A new commemorative edition of Theodore Fontaine's powerful, groundbreaking memoir of survival and healing after years of residential school abuse.
Originally published in 2010, Broken Circle: The Dark Legacy of Indian Residential Schools chronicles the impact of Theodore Fontaine’s harrowing experiences at Fort Alexander and Assiniboia Indian Residential Schools, including psychological, emotional, and sexual abuse; disconnection from his language and culture; and the loss of his family and community. Told as remembrances infused with insights gained through his long healing process, Fontaine goes beyond the details of the abuse that he suffered to relate a unique understanding of why most residential school survivors have post-traumatic stress disorders and why succeeding generations of Indigenous children suffer from this dark chapter in history. With a new foreword by Andrew Woolford, professor of sociology and criminology at the University of Manitoba, this commemorative edition will continue to serve as a powerful testament to survival, self-discovery, and healing.
“Theodore Niizhotay Fontaine’s clarity, candour, courage, and grace shine through Broken Circle, truly a memoir for our time. Here is the voice of a beloved Elder who takes his child-self by the hand and allows us all to witness firsthand the atrocities of Canada’s Indian Residential School system. You will be awed by his strength, moved by his insight, and forever changed by his generosity and spirit.”
—Charlene Diehl, Director, Winnipeg International Writers Festival
"Broken Circle is a life story of Mr. Fontaine and he said it like it was; 'his personal story affirms the tragedy that occurred during this era and the impacts it has on our Indigenous people today'. Mr. Fontaine's humbleness and care for his people was remarkable and no words will ever express what he meant to his people on Turtle Island."
—Chief Derrick Henderson, Sagkeeng First Nation
“Masterful writing by a brother who is a gifted storyteller. Theodore Fontaine recounts his life in a voice that is at once enlightening and healing, by virtue of its elegant simplicity, beauty and compassion. The world needs more of your work, Theodore!”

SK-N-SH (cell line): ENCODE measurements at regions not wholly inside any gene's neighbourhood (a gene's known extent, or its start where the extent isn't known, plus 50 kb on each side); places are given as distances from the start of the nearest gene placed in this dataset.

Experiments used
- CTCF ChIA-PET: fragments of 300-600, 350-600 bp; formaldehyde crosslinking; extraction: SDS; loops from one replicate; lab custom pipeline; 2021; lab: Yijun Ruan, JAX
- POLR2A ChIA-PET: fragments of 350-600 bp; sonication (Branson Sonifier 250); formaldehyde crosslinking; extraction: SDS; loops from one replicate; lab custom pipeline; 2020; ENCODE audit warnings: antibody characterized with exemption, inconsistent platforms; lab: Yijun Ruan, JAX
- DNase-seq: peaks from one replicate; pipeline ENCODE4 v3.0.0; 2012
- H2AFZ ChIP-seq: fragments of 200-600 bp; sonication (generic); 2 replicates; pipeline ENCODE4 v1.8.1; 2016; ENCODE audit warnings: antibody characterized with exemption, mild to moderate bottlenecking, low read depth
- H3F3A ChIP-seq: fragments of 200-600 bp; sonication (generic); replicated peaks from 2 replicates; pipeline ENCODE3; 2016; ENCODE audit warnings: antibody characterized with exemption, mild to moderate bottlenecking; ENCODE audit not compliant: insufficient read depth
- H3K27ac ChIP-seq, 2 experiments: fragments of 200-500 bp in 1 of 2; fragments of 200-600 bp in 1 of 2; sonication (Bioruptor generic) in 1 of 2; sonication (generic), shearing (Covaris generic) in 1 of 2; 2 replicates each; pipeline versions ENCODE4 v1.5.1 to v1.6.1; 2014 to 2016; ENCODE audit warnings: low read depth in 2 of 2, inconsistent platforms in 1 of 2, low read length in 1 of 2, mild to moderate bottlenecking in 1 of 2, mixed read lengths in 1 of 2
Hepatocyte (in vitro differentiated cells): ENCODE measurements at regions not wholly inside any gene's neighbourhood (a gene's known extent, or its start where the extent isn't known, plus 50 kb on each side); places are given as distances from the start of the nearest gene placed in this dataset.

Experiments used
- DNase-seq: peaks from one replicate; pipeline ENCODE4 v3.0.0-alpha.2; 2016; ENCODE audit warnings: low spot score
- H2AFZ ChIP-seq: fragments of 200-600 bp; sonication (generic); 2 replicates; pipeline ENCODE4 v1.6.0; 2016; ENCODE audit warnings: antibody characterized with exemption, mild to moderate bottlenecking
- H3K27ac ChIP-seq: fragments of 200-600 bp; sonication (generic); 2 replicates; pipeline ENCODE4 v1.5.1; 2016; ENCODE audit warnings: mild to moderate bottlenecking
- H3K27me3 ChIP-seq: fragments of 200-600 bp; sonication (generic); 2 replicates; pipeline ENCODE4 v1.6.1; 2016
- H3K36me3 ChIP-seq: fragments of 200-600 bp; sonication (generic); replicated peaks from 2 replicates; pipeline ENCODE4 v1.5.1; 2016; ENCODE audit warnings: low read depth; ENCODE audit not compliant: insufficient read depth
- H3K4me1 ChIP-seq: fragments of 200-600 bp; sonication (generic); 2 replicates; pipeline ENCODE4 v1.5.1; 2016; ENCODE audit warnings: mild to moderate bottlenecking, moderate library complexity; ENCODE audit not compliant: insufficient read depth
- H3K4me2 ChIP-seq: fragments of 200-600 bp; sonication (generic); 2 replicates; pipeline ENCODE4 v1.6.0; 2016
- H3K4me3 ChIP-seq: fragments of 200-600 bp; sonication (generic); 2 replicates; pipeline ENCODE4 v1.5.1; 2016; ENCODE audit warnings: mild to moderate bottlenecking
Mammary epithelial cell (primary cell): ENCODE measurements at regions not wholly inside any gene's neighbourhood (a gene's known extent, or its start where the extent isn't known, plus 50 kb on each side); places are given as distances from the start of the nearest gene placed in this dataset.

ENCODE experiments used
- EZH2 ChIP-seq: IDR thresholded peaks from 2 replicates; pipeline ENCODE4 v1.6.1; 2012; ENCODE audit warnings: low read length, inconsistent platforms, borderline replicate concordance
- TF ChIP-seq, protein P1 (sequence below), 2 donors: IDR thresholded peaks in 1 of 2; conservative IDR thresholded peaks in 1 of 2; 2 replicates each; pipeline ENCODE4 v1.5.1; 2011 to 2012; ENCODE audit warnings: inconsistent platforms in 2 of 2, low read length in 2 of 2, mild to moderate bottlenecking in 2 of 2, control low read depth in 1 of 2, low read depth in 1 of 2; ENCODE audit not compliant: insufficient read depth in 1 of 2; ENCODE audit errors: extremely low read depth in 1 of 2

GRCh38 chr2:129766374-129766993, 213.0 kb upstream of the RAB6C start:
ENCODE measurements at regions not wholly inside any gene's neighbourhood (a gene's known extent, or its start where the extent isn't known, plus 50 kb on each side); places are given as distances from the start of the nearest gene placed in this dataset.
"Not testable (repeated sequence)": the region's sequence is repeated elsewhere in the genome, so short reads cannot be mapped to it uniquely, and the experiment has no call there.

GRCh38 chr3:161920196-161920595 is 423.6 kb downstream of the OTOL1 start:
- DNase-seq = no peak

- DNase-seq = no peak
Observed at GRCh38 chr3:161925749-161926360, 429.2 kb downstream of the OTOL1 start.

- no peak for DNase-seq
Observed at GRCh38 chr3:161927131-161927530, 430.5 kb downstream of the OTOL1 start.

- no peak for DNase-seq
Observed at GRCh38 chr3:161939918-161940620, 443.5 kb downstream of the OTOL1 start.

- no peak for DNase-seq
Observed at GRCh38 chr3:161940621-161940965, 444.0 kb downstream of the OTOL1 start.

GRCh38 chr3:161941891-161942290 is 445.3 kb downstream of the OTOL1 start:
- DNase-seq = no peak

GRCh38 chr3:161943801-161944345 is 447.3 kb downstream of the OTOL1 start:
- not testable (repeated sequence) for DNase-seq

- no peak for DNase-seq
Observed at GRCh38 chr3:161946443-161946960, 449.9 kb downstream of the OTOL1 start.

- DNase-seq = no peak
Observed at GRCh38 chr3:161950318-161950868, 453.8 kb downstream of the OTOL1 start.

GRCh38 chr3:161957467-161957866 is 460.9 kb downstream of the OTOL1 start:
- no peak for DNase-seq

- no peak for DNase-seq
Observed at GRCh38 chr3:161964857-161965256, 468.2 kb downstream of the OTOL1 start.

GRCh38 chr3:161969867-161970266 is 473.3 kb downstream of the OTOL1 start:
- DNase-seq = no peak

—Darrel J. McLeod, Governor General's Award–winning author of Mamaskatch: A Cree Coming of Age, and Peyakow: Reclaiming Cree Dignity
“Theodore Fontaine has written a testimony that should be mandatory reading for everyone out there who has ever wondered, 'Why can’t Aboriginal people just get over Residential Schools?' Mr. Fontaine’s life story is filled with astonishing and brutal chapters, but, through it all, time, healing, crying, writing, friends and family, and love—sweet love—have all graced their way into the man, father, son, brother, husband, and child of wonder Theodore has always deserved to be. What a humbling work to read. I’m grateful he wrote it and had the courage to share it. Mahsi cho."
—Richard Van Camp, Tlicho author of The Lesser Blessed and Moccasin Square Gardens
“A poignant glimpse into the day-to-day horror of life in an Indian residential school, and the power of love to tame the demons that torment those who were incarcerated in them. A must-read for anyone responsible for advancing reconciliation, meaning every single Canadian, whether Indigenous or non-Indigenous, whether born here or elsewhere. “
—Suzanne Carrière, Canada’s first Métis Citizenship Judge
“Theodore Fontaine worked tirelessly to lead Canadians on a pathway to reconciliation, and this devastating, vitally important, memoir now stands as a documentation of his courage. These pages are filled with truth we cannot look away from, and in that truth, ultimately, a way to mend the brokenness.
—David A. Robertson, author of Black Water: Family, Legacy, and Blood Memory
"Theodore shared with us his most painful experiences that are heartbreaking, but I am so grateful that he was so generous with what had to be so hurtful for him. His family call him a residential school Victor and I also want to add that he was a Healer, a Leader and a Visionary, who, through his truth in Broken Circle, has led the way to reconciliation for many people."
—Rosa Walker, President and CEO, Indigenous Leadership Development Institute, Inc.
“For over a decade I have assigned Broken Circle to teach the history of residential schools. Not only does it document the individual and intergenerational trauma that began when Canada made Indigenous children the target of its colonialism, Fontaine’s visceral, honest voice offers a path to healing that combines justice, forgiveness and truth-telling.”